2010 News

Common Sandpipers and Whimbrel reach North Coast

Common Sandpiper - Ballycastle
Another bright and sunny afternoon on the North Antrim coast. I had an hour before lunch so visited the nearby Ballycastle Coalfield. As the name suggests this is an important geological site, being a mining site in the past. Infact it was the final area of commercial coal extraction in Northern Ireland, the last mine closing in 1967. It contains a series of Carboniferous sedimentary rocks (335-330 million years old) with contemporary lavas and younger Tertiary igneous rocks (60 M.y.).

Fossils that have been found include goniatites (shellfish), fish remains, giant clubmosses and arthropod insects. The Tertiary dykes have metamorphosed the carboniferous shales to produce porcellanite and a range of minerals.The site also contains evidence of early industrial activity: the coals and iron ores were mined between the 16th and 19th centuries.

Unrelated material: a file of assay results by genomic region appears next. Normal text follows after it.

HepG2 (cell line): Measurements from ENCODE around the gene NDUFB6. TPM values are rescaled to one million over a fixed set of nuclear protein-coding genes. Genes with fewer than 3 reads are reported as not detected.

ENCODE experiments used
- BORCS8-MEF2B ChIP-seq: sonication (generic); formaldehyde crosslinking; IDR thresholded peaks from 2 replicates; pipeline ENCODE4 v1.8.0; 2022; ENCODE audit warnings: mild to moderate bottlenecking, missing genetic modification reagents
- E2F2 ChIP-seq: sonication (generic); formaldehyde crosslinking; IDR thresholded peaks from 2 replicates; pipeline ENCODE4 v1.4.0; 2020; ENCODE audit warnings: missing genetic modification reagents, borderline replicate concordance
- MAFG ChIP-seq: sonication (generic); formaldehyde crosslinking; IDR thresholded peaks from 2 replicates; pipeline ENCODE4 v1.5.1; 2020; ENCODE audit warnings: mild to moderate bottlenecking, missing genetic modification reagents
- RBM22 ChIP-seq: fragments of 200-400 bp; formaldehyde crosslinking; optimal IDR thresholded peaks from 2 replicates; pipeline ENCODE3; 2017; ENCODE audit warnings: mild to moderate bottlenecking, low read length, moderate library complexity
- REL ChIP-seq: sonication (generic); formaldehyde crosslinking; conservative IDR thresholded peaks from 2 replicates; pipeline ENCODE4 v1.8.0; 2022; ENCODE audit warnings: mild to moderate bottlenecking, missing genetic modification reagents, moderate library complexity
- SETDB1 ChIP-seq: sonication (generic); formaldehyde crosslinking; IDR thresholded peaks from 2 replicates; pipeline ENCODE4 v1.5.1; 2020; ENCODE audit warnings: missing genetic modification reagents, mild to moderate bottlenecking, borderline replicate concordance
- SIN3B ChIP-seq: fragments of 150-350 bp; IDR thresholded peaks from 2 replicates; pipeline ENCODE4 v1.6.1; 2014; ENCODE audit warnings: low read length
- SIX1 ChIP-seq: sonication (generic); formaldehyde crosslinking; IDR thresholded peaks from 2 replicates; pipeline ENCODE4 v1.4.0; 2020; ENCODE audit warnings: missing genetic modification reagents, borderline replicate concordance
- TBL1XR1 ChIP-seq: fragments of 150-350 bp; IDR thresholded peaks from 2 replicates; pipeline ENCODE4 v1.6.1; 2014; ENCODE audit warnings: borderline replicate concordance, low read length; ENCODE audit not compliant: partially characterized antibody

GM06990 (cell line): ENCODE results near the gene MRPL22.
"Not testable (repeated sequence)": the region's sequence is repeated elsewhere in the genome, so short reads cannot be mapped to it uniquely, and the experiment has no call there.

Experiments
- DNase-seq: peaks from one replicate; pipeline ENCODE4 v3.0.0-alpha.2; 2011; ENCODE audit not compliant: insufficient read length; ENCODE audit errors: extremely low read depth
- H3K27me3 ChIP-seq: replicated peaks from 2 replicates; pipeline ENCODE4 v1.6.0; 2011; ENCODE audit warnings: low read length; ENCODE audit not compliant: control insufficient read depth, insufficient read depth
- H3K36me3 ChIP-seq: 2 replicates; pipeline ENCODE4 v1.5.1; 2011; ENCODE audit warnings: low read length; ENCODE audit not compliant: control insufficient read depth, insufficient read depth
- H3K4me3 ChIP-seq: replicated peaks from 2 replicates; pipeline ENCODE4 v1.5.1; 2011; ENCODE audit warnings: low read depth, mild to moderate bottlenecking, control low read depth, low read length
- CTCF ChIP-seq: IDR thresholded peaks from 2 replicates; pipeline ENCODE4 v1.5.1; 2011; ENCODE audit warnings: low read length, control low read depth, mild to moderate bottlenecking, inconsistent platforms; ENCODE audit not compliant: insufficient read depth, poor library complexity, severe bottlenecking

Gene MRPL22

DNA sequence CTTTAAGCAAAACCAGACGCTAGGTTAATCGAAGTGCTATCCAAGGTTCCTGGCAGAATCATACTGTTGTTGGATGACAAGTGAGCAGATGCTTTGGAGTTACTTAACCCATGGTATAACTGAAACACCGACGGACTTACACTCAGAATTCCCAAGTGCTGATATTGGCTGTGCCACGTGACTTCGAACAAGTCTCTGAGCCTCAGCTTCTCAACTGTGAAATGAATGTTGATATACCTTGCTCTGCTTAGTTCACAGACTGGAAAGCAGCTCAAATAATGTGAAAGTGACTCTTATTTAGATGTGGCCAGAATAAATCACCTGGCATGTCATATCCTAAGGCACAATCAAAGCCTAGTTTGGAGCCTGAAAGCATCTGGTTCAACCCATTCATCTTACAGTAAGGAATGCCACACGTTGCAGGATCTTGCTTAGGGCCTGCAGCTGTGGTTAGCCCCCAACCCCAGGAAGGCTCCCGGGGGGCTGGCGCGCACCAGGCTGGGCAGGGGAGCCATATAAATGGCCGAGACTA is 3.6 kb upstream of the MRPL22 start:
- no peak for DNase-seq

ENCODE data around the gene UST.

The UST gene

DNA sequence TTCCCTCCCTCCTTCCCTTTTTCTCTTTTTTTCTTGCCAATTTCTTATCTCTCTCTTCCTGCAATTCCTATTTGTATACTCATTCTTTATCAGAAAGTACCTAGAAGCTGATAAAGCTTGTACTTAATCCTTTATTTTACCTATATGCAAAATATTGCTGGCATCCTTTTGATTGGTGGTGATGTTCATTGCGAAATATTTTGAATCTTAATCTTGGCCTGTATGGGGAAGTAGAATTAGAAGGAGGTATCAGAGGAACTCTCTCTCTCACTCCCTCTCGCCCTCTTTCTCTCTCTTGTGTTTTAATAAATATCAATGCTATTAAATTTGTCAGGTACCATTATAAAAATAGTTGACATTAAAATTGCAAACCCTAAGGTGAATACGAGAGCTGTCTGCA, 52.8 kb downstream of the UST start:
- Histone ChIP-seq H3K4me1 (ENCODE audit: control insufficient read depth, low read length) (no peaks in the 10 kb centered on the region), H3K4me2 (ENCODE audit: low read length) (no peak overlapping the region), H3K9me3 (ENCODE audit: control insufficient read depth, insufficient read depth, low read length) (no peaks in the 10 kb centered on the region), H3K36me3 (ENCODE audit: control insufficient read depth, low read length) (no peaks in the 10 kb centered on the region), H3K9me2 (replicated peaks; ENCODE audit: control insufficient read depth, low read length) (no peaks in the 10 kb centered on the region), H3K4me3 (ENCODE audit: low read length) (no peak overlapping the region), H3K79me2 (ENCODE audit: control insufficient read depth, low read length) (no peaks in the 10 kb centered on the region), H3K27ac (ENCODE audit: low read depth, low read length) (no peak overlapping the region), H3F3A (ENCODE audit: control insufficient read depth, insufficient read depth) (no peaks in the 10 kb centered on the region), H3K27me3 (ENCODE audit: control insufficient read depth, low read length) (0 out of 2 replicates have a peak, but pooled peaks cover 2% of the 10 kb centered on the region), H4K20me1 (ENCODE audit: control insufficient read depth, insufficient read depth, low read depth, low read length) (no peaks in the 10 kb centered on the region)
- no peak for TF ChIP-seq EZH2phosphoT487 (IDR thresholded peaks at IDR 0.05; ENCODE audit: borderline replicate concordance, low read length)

Being on the coast it is also an important wildlife area and personal favourite local patch. Today I was greeted to good views of five Eiders feeding in the surf close to shore (see latest images gallery). Whilst photographing them I was heard the unmistakable call of a Common Sandpiper as it land on the rocks below me. A few seconds later it was joined by a second, both bobbing almost continuously as they fed on insects.

Also present was a single Whimbrel, stopping off on it's migration north.

Red Kite in Autumn

Capturing the Beauty of Nature
Capturing the Beauty of Nature